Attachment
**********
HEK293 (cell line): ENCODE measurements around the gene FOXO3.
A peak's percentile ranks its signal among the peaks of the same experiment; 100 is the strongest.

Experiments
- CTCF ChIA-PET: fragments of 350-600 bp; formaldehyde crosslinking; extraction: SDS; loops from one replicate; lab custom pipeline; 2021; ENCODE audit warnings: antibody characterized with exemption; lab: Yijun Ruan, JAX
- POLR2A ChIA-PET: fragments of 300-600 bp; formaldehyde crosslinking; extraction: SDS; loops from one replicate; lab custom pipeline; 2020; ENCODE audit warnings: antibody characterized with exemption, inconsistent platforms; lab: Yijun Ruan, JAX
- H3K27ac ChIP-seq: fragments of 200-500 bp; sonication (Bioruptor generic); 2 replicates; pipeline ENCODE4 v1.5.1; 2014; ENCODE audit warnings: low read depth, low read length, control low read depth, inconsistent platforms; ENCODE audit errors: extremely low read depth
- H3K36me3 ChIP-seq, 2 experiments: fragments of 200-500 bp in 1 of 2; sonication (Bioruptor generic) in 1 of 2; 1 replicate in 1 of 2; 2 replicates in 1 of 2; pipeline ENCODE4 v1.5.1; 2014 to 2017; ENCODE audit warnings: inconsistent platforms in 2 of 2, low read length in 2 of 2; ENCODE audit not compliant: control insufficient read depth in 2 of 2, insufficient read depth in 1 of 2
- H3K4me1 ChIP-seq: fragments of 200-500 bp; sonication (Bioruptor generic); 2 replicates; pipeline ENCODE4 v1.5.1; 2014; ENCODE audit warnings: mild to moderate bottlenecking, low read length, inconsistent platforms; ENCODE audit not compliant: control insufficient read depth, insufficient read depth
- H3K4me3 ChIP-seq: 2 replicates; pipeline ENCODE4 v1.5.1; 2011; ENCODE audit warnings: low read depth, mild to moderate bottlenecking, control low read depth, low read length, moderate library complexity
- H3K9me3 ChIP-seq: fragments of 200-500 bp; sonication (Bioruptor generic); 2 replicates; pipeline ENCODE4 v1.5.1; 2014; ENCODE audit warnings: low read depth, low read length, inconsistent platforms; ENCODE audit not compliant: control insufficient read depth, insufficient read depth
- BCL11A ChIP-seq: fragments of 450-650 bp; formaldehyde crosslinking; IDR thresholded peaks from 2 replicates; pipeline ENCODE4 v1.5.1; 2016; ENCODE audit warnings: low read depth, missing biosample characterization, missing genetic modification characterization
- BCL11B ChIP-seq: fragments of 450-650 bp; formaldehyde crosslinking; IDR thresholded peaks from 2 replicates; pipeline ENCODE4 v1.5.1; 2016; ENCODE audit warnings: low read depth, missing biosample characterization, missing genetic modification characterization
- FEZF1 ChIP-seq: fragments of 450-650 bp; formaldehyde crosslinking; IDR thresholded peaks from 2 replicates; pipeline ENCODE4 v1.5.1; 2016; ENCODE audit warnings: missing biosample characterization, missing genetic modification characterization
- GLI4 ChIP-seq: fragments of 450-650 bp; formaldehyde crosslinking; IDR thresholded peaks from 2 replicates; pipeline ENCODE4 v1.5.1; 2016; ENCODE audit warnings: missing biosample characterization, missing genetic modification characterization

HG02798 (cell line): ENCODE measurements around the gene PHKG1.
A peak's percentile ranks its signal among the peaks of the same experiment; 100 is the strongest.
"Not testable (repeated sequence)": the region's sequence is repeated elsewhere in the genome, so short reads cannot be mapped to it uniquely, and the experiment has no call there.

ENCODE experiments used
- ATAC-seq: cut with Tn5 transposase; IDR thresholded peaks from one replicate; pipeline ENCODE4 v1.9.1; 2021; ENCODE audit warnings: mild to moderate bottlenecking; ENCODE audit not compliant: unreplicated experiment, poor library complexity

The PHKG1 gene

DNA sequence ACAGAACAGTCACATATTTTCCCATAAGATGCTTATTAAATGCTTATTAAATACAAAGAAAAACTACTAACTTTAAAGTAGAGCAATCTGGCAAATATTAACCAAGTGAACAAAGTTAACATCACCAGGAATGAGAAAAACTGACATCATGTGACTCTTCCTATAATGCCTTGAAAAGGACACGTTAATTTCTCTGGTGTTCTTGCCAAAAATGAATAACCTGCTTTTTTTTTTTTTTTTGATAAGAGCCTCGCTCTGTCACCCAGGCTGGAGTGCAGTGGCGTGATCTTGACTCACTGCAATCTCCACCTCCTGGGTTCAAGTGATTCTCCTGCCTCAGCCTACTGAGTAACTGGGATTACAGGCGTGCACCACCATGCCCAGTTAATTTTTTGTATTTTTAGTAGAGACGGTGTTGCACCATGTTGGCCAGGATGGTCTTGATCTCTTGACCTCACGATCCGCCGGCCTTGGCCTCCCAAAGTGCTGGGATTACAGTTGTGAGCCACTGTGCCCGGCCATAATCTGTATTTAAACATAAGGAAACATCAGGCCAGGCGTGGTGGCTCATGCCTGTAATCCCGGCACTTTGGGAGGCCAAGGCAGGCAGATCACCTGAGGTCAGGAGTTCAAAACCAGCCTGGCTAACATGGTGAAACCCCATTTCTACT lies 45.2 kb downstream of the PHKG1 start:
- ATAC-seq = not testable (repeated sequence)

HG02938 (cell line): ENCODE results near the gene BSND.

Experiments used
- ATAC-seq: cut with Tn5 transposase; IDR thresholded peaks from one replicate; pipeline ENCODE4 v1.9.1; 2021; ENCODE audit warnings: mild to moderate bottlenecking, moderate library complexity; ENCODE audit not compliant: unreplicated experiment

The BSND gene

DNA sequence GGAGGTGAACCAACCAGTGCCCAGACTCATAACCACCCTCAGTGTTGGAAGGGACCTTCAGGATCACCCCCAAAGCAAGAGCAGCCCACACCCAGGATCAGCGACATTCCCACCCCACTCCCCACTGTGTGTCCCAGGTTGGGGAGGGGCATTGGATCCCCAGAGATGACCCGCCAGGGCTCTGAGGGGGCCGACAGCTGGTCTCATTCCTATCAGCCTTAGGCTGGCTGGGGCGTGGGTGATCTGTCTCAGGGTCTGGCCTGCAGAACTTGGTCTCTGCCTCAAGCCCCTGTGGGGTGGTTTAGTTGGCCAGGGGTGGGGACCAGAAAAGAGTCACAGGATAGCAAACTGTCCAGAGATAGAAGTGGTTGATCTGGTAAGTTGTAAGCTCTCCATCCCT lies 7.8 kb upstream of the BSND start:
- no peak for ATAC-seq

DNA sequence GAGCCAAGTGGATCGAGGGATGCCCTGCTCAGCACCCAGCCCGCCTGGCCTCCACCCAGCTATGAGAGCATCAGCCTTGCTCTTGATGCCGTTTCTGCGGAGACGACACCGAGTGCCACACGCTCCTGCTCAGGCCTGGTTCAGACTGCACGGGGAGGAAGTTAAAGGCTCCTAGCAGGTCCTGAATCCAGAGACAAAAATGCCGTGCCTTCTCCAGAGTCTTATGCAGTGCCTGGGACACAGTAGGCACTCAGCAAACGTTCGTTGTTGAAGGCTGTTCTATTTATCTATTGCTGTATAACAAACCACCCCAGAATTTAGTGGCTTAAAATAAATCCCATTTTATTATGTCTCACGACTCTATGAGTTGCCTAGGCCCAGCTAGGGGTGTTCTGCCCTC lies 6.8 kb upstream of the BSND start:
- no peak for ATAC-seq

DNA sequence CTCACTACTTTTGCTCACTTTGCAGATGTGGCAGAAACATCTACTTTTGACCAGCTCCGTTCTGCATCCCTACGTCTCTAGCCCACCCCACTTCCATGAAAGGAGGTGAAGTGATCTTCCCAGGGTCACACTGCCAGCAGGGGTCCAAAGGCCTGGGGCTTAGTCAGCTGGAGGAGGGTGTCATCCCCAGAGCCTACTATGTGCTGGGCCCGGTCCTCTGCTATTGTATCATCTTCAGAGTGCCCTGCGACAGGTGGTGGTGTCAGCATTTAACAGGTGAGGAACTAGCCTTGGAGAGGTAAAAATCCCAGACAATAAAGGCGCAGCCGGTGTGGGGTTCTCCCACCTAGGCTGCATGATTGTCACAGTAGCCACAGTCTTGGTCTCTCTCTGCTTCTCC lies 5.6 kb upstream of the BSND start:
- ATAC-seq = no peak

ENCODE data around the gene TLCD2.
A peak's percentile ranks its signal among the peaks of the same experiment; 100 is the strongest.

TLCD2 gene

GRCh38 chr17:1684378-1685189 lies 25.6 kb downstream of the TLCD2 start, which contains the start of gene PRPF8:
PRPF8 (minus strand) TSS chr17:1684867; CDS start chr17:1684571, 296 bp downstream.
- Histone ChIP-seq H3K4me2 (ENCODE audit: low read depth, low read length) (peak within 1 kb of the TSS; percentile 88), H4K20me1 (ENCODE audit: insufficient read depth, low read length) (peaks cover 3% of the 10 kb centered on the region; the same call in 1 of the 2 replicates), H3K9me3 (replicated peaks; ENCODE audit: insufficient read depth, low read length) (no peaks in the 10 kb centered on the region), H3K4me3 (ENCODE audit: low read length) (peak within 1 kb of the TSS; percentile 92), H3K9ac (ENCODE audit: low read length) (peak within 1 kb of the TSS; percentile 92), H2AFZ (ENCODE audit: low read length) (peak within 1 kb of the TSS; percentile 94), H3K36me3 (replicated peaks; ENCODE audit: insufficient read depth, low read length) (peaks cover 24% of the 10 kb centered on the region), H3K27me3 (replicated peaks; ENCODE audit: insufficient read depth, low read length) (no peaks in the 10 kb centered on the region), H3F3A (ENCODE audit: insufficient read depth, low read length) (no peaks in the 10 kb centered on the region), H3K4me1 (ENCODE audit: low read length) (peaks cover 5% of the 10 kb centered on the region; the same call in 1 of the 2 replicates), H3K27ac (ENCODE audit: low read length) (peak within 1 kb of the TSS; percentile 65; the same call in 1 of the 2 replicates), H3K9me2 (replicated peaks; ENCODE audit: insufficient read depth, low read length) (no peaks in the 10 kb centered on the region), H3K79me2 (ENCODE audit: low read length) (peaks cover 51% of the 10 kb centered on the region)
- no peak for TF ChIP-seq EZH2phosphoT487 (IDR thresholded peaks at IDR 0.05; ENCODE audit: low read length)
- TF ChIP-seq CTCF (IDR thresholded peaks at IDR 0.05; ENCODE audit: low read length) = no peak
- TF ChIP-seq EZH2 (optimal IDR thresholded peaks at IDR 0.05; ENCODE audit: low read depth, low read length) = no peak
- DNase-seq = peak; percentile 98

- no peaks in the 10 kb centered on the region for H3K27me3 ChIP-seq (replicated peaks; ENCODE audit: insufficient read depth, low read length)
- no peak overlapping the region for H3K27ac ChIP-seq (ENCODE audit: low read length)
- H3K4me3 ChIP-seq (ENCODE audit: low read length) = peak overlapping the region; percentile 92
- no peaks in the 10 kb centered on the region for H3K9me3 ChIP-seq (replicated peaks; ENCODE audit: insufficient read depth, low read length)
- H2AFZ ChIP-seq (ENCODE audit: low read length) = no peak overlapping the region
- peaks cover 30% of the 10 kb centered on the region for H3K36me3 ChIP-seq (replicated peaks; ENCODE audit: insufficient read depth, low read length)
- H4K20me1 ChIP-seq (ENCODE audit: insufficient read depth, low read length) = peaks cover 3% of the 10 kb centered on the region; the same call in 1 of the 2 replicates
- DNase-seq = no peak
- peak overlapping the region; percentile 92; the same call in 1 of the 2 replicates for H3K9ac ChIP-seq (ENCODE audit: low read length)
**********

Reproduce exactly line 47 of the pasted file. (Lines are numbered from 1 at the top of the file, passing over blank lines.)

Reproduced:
- H2AFZ ChIP-seq (ENCODE audit: low read length) = no peak overlapping the region